Sunday, February 26, 2006


Before I get started, if you haven't seen the picture of what my friend Dan'l did with the three pounds of bacon I gave him for his birthday (original post), you really should. The lettuce was a nice touch.

But the feast I'm talking about is George R.R. Martin's "A Feast for Crows", book four in George R. R. Martin's Song of Ice and Fire Series. Let me begin by stating that I started the first book in this series by accident as I have long promised myself I will not start any series that is not done unless I'm already reading it, or have need of it as a cultural reference point (i.e. reading the Harry Potter series as I was dealing with grade schoolers in a reading program). Why? Well, Martin's series defines why because this is the first book in the series published in 5 years. Four books in the last ten years, and half the wait was for this one. That alone might not be a problem, I have a good memory, but the books aren't stand alone at all, and there are 63 pages (about 1/10th of the book) of a line-by-line listing of characters in the back of the book. No deep descriptions, no extended content within the story, just a line or two about who they are and to whom they're related. Several hundred characters to remember from five years ago.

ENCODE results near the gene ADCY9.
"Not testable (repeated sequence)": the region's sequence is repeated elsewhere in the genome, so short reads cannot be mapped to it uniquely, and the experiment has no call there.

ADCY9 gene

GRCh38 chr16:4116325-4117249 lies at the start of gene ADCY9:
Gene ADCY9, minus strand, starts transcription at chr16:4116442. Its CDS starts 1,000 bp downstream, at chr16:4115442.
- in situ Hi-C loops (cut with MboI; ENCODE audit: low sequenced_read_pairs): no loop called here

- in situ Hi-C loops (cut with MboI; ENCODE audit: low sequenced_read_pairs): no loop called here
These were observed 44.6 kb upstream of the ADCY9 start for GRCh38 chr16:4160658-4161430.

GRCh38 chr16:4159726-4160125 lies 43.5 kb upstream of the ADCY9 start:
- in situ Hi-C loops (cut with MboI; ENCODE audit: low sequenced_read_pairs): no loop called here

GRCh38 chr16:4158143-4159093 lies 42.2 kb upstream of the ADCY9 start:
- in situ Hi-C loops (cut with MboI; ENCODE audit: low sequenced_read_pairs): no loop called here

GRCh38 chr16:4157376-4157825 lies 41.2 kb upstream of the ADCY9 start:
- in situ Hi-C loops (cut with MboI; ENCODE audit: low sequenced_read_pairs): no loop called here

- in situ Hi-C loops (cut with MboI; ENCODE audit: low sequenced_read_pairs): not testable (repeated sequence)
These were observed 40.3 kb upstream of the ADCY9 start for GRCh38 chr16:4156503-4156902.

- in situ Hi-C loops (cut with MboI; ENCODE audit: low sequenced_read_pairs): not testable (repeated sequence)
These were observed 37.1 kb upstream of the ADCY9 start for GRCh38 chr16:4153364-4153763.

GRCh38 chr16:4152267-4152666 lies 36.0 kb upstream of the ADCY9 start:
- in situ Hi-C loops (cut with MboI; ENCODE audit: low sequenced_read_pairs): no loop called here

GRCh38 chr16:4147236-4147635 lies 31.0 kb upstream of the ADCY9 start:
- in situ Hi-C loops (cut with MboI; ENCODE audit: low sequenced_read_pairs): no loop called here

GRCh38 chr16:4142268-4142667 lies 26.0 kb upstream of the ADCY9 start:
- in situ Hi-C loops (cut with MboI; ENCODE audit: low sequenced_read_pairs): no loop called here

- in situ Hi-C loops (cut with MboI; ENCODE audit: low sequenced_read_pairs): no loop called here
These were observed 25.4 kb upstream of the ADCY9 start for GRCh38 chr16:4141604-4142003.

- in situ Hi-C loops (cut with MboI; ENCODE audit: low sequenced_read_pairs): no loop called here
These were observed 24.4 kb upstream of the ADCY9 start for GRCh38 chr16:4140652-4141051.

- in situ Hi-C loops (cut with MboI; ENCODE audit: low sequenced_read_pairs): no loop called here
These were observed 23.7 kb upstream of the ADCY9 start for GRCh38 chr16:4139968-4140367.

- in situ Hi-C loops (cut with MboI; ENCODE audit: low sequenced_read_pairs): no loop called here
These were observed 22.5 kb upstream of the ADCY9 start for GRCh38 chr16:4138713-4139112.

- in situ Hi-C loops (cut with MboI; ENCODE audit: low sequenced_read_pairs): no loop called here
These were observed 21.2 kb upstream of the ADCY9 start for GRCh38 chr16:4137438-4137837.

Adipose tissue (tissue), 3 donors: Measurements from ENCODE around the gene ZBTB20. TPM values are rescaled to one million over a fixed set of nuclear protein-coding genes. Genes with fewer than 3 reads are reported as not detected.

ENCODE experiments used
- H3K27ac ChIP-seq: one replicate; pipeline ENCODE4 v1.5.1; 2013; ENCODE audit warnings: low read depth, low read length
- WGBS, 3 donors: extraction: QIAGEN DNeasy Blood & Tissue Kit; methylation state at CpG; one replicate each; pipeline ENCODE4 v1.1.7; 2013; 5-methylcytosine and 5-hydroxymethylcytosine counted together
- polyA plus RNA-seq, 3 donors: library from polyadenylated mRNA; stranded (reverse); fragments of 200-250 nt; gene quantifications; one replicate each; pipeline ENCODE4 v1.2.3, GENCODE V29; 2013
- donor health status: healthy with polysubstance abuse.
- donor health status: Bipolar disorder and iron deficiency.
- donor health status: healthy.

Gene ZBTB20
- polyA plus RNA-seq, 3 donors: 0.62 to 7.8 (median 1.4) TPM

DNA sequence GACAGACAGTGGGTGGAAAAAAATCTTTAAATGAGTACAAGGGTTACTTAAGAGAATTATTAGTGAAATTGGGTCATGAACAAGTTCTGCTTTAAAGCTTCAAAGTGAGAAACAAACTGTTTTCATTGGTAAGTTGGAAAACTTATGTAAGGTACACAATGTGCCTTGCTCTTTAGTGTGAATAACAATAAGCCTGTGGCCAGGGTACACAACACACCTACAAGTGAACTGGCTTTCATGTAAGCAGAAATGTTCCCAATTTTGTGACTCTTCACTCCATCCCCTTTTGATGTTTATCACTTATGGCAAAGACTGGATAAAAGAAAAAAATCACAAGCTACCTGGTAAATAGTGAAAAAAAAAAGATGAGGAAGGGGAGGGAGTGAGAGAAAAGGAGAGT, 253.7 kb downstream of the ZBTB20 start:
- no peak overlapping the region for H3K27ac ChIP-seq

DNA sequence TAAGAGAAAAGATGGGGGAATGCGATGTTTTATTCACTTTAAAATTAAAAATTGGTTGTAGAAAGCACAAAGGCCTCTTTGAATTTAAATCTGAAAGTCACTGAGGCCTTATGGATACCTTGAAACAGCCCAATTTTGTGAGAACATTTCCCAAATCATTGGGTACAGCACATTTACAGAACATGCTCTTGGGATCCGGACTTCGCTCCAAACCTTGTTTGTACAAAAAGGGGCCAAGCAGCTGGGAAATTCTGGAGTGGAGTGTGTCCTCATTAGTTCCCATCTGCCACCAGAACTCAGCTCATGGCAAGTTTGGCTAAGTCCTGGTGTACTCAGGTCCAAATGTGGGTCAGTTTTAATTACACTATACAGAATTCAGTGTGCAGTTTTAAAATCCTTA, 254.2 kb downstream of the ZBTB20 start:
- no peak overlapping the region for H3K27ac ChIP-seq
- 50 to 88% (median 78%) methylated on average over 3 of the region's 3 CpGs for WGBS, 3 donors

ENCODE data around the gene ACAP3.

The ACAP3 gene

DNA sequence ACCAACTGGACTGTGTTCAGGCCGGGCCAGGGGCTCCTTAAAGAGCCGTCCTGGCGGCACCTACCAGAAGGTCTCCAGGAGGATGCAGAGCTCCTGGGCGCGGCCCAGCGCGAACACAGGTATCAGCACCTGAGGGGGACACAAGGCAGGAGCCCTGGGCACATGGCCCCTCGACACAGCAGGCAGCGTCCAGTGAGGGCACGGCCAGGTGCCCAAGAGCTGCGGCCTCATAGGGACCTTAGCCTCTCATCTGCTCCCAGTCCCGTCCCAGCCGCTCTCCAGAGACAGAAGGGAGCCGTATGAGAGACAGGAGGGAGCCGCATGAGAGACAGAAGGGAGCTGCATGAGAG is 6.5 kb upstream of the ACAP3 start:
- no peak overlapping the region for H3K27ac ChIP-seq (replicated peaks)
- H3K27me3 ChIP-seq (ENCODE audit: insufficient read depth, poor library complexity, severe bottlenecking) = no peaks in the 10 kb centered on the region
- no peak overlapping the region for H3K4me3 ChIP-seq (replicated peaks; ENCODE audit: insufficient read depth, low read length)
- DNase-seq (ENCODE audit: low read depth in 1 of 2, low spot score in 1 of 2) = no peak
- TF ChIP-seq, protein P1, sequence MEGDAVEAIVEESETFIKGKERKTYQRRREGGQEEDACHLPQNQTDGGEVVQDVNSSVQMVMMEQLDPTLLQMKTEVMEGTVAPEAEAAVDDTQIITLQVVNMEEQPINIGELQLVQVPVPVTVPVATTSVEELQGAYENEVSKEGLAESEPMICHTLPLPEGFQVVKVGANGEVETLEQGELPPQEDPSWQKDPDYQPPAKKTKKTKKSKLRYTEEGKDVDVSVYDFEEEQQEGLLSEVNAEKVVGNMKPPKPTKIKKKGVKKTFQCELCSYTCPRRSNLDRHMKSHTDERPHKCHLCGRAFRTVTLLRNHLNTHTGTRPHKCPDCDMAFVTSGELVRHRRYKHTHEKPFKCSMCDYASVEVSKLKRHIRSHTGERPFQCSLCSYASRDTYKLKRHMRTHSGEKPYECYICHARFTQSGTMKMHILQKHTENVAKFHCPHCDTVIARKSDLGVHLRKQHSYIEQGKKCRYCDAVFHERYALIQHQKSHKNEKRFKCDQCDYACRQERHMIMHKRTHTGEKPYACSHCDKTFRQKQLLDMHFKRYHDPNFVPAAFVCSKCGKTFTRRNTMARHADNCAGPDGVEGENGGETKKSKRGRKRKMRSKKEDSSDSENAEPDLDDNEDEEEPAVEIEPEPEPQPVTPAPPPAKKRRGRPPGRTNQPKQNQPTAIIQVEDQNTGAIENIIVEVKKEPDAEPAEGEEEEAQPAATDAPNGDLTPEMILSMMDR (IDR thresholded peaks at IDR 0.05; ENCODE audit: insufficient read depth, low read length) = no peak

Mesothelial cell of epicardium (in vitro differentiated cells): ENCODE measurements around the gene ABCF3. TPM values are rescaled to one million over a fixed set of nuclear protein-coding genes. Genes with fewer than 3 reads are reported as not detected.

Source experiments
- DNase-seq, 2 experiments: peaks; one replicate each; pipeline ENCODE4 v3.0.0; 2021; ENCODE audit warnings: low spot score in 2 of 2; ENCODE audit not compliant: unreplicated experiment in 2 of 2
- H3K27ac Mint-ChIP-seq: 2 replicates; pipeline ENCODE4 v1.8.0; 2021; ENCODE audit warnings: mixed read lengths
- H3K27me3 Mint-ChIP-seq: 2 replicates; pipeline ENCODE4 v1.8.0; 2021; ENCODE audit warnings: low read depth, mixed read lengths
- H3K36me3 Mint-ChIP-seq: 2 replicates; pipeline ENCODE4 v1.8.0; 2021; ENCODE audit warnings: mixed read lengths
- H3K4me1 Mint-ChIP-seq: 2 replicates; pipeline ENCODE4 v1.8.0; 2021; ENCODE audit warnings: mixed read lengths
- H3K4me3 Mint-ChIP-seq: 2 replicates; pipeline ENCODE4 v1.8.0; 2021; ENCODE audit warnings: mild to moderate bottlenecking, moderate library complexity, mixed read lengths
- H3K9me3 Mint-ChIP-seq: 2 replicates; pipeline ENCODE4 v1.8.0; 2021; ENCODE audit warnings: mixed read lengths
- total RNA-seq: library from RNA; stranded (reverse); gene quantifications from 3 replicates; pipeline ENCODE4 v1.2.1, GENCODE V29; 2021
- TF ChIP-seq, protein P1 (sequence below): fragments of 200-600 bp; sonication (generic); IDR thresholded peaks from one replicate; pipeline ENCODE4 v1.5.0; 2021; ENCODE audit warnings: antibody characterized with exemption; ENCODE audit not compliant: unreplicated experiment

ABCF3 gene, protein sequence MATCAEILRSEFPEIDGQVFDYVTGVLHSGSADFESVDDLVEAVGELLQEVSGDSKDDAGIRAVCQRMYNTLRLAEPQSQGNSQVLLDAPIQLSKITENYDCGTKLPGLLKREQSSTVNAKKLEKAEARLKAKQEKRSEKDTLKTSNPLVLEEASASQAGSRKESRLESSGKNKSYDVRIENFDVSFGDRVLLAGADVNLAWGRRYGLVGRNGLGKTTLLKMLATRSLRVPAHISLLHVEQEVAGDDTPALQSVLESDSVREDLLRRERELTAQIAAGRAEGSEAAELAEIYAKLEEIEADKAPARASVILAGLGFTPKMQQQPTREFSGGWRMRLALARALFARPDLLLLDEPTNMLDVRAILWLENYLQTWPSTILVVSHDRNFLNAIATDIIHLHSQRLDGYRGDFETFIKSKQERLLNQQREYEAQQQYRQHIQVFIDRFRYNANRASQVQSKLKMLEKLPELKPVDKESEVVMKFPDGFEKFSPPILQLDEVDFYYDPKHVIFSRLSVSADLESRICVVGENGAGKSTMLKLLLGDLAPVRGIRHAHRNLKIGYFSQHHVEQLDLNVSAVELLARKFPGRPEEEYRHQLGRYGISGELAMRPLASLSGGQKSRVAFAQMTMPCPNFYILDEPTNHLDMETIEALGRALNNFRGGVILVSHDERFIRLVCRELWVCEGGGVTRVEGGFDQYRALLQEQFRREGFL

As for parallels between the series and the War of the Roses? I'm glad Martin knows the word attainder, but it ends there for the most part. I don't think there were any dragons in pre-Tudor England, and I don't remember lengthy descriptions of which brother slept with his twin sister, although they might have spiced up my college courses a bit (but not necessary when you consider who was a gay roofing king, who was drowned in a barrel of wine, who killed his nephews, who did or did not have a hump, et al - there was plenty of real War of the Roses excitement w/o making anything up).

1 comment:

Steve Eck said...

I had similar complaints about Feast for Crows. It was so long between books and there are so many characters it was really difficult to remember who everyone was.

And the one sentence descriptions in the Appendix don't really help you remember what the heck they were doing in the previous book beyond being so-and-so's first cousin.